Why Grief Will Help Us Survive Coronavirus

“Anxiety is something that's talked a lot about, but I don't think that grief is talked a lot.”

Right now, the world is trying to make sense of a tragedy that makes no sense: A microscopic particle has traveled across borders and oceans to tank economies, push millions out of work and school, and kill tens of thousands.

When a loved one dies, people know to grieve. But it’s just as important to grieve a loss of normalcy, according to Dr. Patrice A. Harris, a psychiatrist and the president of the American Medical Association.


“Anxiety is something that's talked a lot about, but I don't think that grief is talked a lot," she told VICE News.

“There is a lot of disruption in routine,” Harris added. “I've heard from talking with parents that their teenagers are grieving prom and the inability to go to prom. Their teenagers are grieving graduation, high school graduation. And we know that college students are grieving.”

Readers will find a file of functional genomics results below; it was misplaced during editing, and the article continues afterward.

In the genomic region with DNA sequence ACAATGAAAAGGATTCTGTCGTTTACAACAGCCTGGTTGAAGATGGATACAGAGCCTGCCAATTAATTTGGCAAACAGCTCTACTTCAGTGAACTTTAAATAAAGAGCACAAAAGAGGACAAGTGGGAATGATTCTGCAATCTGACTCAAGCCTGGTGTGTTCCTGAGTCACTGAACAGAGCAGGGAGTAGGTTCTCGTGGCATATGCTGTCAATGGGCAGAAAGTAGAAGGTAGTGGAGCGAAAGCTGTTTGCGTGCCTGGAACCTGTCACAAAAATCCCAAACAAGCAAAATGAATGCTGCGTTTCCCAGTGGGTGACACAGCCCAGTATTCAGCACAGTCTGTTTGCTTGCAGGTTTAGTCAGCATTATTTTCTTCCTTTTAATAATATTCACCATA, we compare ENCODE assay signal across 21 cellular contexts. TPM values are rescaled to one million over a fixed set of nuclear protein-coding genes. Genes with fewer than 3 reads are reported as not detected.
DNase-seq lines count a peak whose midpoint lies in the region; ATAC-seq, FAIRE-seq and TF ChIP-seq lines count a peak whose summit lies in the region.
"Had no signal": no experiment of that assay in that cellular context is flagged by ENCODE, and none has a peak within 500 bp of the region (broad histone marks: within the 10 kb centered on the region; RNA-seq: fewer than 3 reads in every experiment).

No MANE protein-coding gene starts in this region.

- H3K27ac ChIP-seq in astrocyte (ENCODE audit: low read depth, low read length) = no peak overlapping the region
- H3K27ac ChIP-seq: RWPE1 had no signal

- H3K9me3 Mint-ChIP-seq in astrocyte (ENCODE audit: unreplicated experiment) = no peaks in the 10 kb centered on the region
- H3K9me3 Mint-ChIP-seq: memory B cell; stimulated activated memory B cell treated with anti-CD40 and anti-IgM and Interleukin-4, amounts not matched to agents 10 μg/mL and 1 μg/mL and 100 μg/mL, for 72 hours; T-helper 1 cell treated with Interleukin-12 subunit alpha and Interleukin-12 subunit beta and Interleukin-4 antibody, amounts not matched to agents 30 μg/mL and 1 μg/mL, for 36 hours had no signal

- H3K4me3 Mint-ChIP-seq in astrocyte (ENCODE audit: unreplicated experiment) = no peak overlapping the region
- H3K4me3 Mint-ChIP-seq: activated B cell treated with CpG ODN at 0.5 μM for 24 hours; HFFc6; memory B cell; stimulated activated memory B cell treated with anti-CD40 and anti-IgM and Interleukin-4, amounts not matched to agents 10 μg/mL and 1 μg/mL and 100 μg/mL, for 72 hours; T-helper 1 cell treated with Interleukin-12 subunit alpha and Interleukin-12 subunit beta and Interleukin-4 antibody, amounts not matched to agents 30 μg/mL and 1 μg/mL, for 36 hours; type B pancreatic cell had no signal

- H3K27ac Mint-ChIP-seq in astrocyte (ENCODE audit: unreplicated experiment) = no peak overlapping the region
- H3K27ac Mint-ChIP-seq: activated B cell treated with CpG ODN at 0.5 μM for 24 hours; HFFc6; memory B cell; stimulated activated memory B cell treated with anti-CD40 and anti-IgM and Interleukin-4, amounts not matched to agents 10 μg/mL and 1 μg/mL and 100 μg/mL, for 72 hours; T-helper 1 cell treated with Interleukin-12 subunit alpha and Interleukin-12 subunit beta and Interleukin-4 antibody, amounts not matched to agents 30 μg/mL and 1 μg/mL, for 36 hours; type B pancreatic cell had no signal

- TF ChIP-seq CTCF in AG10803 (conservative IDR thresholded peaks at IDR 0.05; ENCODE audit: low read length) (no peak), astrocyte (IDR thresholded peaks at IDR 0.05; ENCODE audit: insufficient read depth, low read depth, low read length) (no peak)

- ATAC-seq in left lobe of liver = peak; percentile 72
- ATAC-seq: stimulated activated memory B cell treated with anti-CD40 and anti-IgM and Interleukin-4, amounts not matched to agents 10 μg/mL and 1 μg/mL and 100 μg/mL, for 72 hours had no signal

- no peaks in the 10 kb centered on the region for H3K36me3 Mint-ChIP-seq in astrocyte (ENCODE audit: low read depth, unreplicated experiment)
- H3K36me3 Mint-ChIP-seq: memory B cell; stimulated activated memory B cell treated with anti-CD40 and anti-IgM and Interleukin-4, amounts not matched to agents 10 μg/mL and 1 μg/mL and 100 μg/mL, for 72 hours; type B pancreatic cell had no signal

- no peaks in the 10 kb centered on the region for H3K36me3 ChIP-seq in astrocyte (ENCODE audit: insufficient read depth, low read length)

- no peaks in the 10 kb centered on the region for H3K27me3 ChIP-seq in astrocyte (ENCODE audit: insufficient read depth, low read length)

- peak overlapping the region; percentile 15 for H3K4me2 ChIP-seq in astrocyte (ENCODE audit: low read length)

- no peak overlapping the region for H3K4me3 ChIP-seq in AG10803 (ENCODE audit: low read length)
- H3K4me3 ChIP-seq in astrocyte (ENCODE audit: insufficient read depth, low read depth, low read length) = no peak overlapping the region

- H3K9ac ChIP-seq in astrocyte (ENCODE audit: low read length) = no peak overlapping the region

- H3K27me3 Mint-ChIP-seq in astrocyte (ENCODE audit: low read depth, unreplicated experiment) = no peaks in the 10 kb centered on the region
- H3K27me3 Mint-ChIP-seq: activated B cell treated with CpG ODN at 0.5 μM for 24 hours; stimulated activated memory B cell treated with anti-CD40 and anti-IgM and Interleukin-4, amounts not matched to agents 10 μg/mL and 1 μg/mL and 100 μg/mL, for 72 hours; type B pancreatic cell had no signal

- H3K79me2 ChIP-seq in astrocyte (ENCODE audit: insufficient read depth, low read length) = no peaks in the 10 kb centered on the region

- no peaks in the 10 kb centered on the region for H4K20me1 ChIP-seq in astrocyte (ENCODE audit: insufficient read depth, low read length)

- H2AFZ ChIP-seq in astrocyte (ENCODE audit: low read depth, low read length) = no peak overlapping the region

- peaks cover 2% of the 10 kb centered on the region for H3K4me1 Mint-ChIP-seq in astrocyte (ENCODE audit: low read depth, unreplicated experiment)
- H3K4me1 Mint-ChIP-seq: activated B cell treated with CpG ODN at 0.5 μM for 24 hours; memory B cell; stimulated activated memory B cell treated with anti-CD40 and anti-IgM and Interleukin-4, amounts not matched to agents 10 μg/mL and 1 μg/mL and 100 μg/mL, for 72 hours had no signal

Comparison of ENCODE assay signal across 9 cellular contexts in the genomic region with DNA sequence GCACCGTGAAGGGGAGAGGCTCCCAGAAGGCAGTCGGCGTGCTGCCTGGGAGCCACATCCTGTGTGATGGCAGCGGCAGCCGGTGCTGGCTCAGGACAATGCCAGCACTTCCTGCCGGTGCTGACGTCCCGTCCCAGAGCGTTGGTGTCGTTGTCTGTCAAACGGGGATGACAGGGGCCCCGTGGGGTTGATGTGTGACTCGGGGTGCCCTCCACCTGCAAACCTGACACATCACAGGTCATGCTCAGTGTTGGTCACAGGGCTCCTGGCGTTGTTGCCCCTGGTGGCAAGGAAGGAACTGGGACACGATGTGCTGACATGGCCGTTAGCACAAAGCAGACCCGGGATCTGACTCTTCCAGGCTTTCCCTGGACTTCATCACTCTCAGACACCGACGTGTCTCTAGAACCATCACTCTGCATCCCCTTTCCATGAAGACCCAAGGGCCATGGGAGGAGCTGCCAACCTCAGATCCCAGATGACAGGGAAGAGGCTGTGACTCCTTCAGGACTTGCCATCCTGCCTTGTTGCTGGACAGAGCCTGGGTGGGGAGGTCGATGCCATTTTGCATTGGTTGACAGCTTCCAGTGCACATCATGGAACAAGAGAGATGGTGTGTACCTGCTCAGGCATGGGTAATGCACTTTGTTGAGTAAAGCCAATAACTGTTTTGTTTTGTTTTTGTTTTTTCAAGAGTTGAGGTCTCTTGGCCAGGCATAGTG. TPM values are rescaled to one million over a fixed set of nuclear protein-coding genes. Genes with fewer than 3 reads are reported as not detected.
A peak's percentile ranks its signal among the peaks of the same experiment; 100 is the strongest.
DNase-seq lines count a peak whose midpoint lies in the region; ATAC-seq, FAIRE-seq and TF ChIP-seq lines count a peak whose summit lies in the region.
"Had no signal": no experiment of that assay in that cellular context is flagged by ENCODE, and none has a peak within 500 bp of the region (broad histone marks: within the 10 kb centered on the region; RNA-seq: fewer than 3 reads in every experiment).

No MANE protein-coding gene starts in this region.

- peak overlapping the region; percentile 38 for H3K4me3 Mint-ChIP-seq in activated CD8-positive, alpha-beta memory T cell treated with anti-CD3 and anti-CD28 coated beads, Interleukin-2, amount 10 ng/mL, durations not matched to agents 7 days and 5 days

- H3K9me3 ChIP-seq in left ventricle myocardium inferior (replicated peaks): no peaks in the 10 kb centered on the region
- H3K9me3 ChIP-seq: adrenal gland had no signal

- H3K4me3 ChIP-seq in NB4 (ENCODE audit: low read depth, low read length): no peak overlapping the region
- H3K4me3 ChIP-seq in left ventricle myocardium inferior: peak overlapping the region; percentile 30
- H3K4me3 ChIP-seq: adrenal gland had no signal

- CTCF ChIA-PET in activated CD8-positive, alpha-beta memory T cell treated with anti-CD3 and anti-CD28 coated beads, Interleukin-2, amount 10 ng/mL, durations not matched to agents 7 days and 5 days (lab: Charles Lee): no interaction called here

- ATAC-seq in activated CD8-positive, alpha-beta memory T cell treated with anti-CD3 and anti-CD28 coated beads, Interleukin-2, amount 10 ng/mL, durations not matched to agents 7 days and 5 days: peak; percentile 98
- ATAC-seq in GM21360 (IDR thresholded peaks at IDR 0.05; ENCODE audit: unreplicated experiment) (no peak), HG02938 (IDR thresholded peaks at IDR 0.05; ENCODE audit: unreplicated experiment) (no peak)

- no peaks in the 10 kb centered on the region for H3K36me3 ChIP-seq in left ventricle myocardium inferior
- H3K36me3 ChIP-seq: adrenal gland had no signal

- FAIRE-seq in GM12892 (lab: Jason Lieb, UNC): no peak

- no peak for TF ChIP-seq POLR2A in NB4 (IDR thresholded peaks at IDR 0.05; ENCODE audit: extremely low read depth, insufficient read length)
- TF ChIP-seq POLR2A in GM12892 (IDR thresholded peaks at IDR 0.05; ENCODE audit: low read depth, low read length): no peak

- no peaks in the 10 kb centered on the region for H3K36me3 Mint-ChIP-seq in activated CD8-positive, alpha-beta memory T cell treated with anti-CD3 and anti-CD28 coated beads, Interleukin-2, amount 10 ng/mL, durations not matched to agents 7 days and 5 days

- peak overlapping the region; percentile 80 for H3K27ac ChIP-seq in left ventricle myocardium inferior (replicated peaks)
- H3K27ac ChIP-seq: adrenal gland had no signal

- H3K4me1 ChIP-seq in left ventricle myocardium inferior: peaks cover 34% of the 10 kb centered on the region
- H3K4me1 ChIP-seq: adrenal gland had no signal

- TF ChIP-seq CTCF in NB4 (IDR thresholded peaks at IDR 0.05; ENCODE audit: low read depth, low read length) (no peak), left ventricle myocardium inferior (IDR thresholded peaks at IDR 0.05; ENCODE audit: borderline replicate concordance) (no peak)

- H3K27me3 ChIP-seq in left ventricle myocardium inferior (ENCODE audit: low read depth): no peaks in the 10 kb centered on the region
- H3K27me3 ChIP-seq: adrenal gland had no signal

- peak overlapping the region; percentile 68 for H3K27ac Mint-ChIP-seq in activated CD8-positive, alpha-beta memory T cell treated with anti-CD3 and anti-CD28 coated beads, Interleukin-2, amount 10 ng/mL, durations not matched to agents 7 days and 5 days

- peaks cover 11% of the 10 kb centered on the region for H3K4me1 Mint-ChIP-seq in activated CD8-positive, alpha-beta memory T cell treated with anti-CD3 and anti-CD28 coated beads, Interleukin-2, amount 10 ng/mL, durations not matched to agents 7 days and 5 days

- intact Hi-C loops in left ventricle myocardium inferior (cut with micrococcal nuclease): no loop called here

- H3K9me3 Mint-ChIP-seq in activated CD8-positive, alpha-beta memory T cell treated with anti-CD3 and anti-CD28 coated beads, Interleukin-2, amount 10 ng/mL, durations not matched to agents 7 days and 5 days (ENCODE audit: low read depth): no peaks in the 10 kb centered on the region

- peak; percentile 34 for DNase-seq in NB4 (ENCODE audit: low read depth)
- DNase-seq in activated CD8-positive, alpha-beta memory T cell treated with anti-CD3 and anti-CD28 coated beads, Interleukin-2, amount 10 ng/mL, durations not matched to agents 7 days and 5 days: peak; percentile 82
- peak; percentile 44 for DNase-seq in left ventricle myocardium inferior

Routine often gives people a sense of self and purpose. And without that, they may be experiencing profound grief as they try to redefine themselves without jobs, or feel farther from their schools, religious communities, and relationships.

To get through that grief, Harris emphasized the importance of connection. She prefers the term “physical distancing” to the more frequently used “social distancing,” because social connections are more important now than ever before.

And then, of course, there’s the more familiar grieving process, which has also become even more difficult due to the pandemic. In many places, funerals have been banned due to fears of spreading the virus.

“We can develop new rituals and new routines. Family members can get together and decide, ‘OK, we are not going to be able to have a funeral or service or a memorial. But here's what we can do.’ And fortunately, we can be connected through technology,” Harris said.

With so much uncontrollable and unknowable factors in the current situation, people need to give themselves time and space to experience grief.

“We each have to recognize how we grieve, respect how we grieve. Give ourselves permission to grieve in a way that gets us through to the next phase, which is remembering, appreciating what we had, and then deciding what we can do each individual way to move forward in the next phase.”

Cover: VICE TV.